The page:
I've had the dubious pleasure of being here for every hurricane since Isis in 1998. I think 1998; my memory really wants to block out the first one. We were house and baby sitting for some friends who had gone to San Francisco for their anniversary. They were only gone one day when the hurricane decided to show and it was on top of us very quickly. So we were in this Fabulous house over-looking the Sea of Cortez with our 2 boys, 6 and 12 and their 4 kids, 5 through 14. The kids made their own plan, covered the whole floor of a large walk-in closet with pillows, took in a tv and vcr, every soft drink in the house and every bit of "portable" food. So while we were bailing water, saving expensive artwork, squeezing out towels and generally panicking about these peoples' nice house, the kids thought we were having a noisy picnic. In the end there was no permanent damage to our friends' beautiful house.

So here we go, a day or 2 of speuclation and watching the internet updates. See you on the other side.

Thursday, August 27, 2009

Give 'im FI' DOLLA'!

The local cops in Los Cabos have a reputation for “ticketing” poor unsuspecting tourists. It’s a little unsettling at best to be stopped by the police in a foreign country and very often the timid traveler will shell out the shekels without knowing why. They have even managed to squeeze 5 bucks out of me more than once.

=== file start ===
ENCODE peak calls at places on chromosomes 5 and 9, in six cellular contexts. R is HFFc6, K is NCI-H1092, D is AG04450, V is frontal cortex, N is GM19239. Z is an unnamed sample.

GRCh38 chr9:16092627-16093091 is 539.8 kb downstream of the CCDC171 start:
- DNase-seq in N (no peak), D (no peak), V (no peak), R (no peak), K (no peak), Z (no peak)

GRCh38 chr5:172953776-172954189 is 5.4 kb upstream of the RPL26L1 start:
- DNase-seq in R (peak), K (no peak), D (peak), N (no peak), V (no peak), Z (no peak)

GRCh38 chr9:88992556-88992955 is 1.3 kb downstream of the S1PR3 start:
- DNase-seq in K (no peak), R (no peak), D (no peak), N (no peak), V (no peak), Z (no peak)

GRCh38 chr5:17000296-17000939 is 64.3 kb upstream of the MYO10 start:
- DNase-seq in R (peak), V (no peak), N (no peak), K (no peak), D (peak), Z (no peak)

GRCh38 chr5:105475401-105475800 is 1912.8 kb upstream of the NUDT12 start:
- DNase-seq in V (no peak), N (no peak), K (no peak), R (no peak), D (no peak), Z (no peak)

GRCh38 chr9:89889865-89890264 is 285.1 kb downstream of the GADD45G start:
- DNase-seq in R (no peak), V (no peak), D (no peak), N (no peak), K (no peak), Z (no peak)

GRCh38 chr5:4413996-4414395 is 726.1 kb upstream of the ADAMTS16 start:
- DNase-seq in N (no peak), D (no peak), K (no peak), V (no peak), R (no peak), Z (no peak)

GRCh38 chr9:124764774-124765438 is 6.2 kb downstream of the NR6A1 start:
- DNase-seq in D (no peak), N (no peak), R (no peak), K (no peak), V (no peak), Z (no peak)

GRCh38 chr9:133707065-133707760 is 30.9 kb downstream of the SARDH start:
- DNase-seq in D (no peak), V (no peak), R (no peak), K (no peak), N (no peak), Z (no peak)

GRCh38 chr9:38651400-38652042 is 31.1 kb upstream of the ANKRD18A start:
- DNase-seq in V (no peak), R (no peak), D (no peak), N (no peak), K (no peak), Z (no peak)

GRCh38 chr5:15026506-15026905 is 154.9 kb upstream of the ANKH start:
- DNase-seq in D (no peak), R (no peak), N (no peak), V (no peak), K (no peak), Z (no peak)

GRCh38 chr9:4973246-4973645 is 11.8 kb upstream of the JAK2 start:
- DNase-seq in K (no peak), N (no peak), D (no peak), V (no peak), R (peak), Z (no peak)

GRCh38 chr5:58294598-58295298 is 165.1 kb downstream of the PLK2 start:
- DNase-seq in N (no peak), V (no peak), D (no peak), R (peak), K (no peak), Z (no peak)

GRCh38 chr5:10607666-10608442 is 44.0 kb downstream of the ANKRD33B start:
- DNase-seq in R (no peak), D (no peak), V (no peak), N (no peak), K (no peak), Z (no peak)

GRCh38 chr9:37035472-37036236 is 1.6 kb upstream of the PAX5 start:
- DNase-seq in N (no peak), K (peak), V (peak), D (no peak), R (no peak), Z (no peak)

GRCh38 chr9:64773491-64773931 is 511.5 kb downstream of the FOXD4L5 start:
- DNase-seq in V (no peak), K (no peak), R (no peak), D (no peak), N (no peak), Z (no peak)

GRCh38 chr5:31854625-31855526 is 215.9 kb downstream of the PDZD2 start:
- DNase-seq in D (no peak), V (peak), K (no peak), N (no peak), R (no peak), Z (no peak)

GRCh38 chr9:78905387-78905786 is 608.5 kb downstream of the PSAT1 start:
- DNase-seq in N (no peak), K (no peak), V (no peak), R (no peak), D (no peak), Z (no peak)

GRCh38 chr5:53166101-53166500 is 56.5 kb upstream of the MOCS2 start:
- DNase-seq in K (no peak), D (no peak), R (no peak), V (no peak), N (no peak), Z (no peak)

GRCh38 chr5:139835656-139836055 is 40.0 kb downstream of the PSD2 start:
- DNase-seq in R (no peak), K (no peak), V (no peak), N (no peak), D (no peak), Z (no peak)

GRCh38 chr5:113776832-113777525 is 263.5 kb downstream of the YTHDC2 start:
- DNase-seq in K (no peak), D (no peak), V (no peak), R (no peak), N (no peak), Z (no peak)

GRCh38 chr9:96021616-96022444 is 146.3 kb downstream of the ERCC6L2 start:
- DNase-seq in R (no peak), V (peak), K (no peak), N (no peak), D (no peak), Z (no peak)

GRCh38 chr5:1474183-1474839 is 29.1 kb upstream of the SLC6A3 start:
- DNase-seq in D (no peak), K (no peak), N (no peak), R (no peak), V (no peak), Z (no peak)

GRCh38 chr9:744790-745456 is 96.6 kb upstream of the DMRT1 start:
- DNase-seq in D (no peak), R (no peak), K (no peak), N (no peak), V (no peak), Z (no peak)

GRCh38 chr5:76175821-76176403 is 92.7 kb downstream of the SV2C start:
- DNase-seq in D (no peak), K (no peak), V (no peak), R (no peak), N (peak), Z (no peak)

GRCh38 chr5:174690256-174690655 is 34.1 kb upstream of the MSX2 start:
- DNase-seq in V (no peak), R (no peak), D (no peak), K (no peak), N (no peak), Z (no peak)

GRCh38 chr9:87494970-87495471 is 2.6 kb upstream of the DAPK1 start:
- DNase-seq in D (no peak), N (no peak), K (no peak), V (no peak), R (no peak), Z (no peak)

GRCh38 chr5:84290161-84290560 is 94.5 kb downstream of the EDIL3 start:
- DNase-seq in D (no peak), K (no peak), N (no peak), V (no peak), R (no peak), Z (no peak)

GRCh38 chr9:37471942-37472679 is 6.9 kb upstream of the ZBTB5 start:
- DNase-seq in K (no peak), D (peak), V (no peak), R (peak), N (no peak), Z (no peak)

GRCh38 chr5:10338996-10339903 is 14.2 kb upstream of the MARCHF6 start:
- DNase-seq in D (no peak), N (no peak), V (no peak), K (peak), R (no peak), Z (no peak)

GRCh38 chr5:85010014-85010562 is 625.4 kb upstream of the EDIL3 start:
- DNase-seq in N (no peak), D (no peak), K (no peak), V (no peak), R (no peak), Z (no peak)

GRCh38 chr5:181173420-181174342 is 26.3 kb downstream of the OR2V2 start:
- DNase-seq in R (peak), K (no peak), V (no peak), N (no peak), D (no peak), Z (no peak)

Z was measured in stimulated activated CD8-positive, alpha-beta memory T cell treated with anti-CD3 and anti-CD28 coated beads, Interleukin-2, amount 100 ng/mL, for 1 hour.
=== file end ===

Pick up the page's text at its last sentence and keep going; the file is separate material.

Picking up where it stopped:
Well they wouldn’t be getting any money from me this fine evening. My tags were current and I wasn't speeding although no municipal cop has ever stopped anyone for speeding. Yep, they were going to have to go pick on some poor tourist. I was totally legit! Ha!

The very second that thought began to age in my mind like a fine wine, I saw red flashing lights in the rearview mirror and the cop horn beeped.
I pulled over and thought smugly, "You don't know who you're dealing with Mister. I live here." I could hear my little voice saying, "Ahh just give ‘im fi’ dolla’ (my inner voice has an accent but it's hard to put on paper) and wish him merry Christmas and save us both some time." I considered it but 5 bucks is 5 bucks!

This cop walked to the car, shined his flashlight in the windows briefly and greeted me. We chatted about the weather for a few moments and finally I politely asked if there was a problem because after all, he had stopped me. He said “Yes, I'm afraid that you have a taillight that isn’t working.”

Taillight?? Carrumba!! I smiled back and told him “No, I didn't know that but don’t worry. I will get it fixed first thing in the morning.” Then I thanked him profusely for bringing it to my attention hoping that might be the end of it.
"Very good" he replied "It is for your own safety señor but there is a problem, this is an "infraction" and requires a ticket."
Ahhhh, there’s the rub. Well, he had me fair and square but I wasn’t ready to cave in just yet. I kind of shrugged my shoulders and said innocently, "But sir, there's not a police car in Baja that has all its lights working. Can you give me a ticket for that?" He gave me a grave look and told me to get out of the car. Uh-oh this was new. No Baja policeman had ever asked me to get out of the car before. My inner voice had very recently sounded like a zen master while giving me advice but was now large and angry and racing around in my mind screaming, “Why you not give ‘im fi’ dolla?? You a stupid!!” Point taken.